Open Access Research

Gaining the PROMIS perspective from children with nephrotic syndrome: a Midwest pediatric nephrology consortium study

Debbie S Gipson1, David T Selewski1*, Susan F Massengill2, Larysa Wickman1, Kassandra L Messer3, Emily Herreshoff1, Corinna Bowers4, Maria E Ferris5, John D Mahan4, Larry A Greenbaum6, Jackie MacHardy7, Gaurav Kapur8, Deepa H Chand9, Jens Goebel10, Gina Marie Barletta11, Denis Geary12, David B Kershaw1, Cynthia G Pan13, Rasheed Gbadegesin14, Guillermo Hidalgo15, Jerome C Lane16, Jeffrey D Leiser17, Brett W Plattner18, Peter X Song3, David Thissen19, Yang Liu19, Heather E Gross7 and Darren A DeWalt20

Author Affiliations

1 Division of Nephrology, Department of Pediatrics and Communicable Diseases, C.S. Mott Children’s Hospital, University of Michigan, 1500 E Medical Center Drive, SPC5297, Ann Arbor, MI, 48109-5297, USA

2 Levine Children’s Hospital, Division of Pediatric Nephrology, Charlotte, NC, USA

3 Department of Biostatistics, School of Public Health, University of Michigan, Ann Arbor, MI, USA

4 Nationwide Children’s Hospital, The Ohio State University, College of Medicine, Columbus, OH, USA

5 Pediatric Nephrology, UNC Kidney Center, The University of North Carolina at Chapel Hill, Chapel Hill, NC, USA

6 Emory University and Children’s Healthcare of Atlanta, Atlanta, GA, USA

7 University of North Carolina, Chapel Hill, NC, USA

8 Pediatric Nephrology and Hypertension Division, Children’s Hospital of Michigan, Detroit, MI, USA

9 Rush Children’s Hospital, Chicago, IL, USA

10 Division of Nephrology and Hypertension, Cincinnati Children’s Hospital, Cincinnati, OH, USA

11 Phoenix Children’s Hospital, Phoenix, AZ, USA

12 Division of Nephrology, The Hospital for Sick Children and University of Toronto, Toronto, ON, USA

13 Medical College of Wisconsin, Milwaukee, WI, USA

14 Department of Pediatrics and Center for Human Genetics, Duke University Medical Center, Durham, NC, USA

15 East Carolina University, Greenville, NC, USA

16 Feinberg School of Medicine, Northwestern University and Anne & Robert Lurie Children’s Hospital of Chicago, Chicago, IL, USA

17 Section of Pediatric Nephrology and Hypertension, Riley Hospital for Children at Indiana University Health, Indianapolis, IN, USA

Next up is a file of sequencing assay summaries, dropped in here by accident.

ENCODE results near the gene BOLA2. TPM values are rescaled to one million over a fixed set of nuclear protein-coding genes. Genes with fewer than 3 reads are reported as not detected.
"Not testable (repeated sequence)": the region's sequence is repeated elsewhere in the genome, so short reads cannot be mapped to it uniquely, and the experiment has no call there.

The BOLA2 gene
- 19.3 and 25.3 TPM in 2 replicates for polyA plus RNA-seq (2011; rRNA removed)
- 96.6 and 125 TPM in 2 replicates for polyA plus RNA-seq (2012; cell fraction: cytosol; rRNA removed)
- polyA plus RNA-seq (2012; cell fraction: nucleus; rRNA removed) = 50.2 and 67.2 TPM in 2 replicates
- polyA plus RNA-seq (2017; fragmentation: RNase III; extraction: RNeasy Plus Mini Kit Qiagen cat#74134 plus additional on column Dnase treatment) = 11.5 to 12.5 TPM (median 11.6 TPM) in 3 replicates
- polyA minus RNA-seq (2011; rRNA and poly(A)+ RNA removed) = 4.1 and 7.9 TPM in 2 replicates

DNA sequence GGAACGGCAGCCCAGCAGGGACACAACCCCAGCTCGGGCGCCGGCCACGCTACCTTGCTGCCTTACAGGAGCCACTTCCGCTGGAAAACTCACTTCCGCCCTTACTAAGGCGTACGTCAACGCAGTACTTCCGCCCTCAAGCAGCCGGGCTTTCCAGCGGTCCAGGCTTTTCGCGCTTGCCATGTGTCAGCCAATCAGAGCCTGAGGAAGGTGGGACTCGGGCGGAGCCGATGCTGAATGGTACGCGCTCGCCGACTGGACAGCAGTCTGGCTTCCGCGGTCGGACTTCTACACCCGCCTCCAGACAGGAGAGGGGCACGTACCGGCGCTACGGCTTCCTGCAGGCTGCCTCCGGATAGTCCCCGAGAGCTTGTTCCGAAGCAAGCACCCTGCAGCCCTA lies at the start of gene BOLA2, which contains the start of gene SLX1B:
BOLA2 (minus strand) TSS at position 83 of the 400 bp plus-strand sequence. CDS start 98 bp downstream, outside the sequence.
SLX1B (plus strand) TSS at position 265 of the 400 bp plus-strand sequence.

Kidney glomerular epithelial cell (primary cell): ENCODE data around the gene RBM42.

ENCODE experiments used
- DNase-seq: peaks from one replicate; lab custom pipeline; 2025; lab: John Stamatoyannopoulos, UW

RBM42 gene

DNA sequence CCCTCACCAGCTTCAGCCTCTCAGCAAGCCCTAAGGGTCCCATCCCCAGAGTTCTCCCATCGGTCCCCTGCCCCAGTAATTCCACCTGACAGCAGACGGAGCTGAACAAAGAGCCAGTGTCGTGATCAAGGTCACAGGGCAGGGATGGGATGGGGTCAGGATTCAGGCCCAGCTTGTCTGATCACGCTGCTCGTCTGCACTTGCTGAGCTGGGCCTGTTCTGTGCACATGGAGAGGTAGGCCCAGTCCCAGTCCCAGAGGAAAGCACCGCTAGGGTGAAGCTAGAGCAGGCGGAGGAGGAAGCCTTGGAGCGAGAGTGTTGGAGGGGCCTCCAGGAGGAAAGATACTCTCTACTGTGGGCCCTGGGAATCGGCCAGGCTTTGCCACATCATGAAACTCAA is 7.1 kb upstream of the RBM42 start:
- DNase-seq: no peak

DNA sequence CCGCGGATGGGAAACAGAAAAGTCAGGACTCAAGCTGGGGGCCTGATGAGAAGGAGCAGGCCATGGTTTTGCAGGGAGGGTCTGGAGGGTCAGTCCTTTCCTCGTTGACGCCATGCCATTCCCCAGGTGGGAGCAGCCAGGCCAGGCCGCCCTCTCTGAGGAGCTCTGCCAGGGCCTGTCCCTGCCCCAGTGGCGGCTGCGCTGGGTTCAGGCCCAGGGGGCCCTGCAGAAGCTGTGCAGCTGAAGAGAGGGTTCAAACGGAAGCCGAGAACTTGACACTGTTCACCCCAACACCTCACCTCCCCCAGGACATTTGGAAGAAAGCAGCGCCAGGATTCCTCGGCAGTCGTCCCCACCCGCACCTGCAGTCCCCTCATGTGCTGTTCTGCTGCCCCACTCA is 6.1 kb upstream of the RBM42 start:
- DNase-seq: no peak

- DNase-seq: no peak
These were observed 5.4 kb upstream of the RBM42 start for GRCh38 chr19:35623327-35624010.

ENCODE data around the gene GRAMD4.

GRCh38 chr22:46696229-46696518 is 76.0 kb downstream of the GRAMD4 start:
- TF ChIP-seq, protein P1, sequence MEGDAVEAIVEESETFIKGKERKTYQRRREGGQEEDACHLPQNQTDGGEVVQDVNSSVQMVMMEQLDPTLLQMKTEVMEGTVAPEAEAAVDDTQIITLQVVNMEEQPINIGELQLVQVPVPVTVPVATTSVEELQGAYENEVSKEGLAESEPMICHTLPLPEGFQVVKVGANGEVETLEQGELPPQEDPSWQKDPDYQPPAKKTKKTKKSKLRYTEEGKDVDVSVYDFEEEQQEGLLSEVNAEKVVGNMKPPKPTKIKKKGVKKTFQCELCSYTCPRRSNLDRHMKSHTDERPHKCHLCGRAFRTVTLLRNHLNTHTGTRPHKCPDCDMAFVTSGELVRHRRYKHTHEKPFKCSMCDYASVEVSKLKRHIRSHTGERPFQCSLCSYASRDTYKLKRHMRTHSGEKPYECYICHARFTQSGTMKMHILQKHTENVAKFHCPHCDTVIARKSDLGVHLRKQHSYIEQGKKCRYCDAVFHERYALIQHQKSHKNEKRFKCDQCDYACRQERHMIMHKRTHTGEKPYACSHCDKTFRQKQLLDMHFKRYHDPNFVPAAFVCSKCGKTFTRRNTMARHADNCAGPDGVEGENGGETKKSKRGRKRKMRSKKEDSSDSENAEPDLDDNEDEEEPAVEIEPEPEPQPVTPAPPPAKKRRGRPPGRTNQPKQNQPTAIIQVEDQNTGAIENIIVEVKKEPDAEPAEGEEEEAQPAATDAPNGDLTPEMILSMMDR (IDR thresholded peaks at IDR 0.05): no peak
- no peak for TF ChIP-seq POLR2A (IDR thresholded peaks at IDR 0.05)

18 Division of Nephrology, Department of Internal Medicine, University of Michigan, Ann Arbor, MI, USA

19 Department of Psychology, The University of North Carolina at Chapel Hill, Chapel Hill, NC, USA

20 Cecil G. Sheps Center for Health Services Research, Division of General Internal Medicine, University of North Carolina, Chapel Hill, NC, USA

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Health and Quality of Life Outcomes 2013, 11:30  doi:10.1186/1477-7525-11-30

Published: 4 March 2013

Abstract

Background and objectives

Nephrotic syndrome (NS) represents a common disease in pediatric nephrology typified by a relapsing and remitting course and characterized by the presence of edema that can significantly affect the health-related quality of life in children and adolescents. The PROMIS pediatric measures were constructed to be publically available, efficient, precise, and valid across a variety of diseases to assess patient reports of symptoms and quality of life. This study was designed to evaluate the ability of children and adolescents with NS to complete the PROMIS assessment via computer and to initiate validity assessments of the short forms and full item banks in pediatric NS. Successful measurement of patient reported outcomes will contribute to our understanding of the impact of NS on children and adolescents.

Design

This cross-sectional study included 151 children and adolescents 8-17 years old with NS from 16 participating institutions in North America. The children completed the PROMIS pediatric depression, anxiety, social-peer relationships, pain interference, fatigue, mobility and upper extremity functioning measures using a web-based interface. Responses were compared between patients experiencing active NS (n = 53) defined by the presence of edema and patients with inactive NS (n = 96) defined by the absence of edema.

Results

All 151 children and adolescents were successfully able to complete the PROMIS assessment via computer. As hypothesized, the children and adolescents with active NS were significantly different on 4 self-reported measures (anxiety, pain interference, fatigue, and mobility). Depression, peer relationships, and upper extremity functioning were not different between children with active vs. inactive NS. Multivariate analysis showed that the PROMIS instruments remained sensitive to NS disease activity after adjusting for demographic characteristics.

Conclusions

Children and adolescents with NS were able to successfully complete the PROMIS instrument using a web-based interface. The computer based pediatric PROMIS measurement effectively discriminated between children and adolescents with active and inactive NS. The domain scores found in this study are consistent with previous reports investigating the health-related quality of life in children and adolescents with NS. This study establishes known-group validity and feasibility for PROMIS pediatric measures in children and adolescents with NS.

Keywords:
Patient reported outcomes; Quality of life; Nephrotic syndrome; Pediatrics